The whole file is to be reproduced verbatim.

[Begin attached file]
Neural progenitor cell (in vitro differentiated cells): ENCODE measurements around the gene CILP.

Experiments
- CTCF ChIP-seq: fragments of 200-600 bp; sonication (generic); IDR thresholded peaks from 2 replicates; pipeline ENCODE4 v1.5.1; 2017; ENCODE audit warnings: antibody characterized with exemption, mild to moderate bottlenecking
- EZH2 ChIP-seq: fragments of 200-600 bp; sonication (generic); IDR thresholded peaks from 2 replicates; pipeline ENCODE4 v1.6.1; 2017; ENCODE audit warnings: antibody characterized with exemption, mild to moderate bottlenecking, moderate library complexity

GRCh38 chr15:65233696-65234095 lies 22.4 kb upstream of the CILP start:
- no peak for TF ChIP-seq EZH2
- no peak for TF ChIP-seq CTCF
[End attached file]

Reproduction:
Neural progenitor cell (in vitro differentiated cells): ENCODE measurements around the gene CILP.

Experiments
- CTCF ChIP-seq: fragments of 200-600 bp; sonication (generic); IDR thresholded peaks from 2 replicates; pipeline ENCODE4 v1.5.1; 2017; ENCODE audit warnings: antibody characterized with exemption, mild to moderate bottlenecking
- EZH2 ChIP-seq: fragments of 200-600 bp; sonication (generic); IDR thresholded peaks from 2 replicates; pipeline ENCODE4 v1.6.1; 2017; ENCODE audit warnings: antibody characterized with exemption, mild to moderate bottlenecking, moderate library complexity

GRCh38 chr15:65233696-65234095 lies 22.4 kb upstream of the CILP start:
- no peak for TF ChIP-seq EZH2
- no peak for TF ChIP-seq CTCF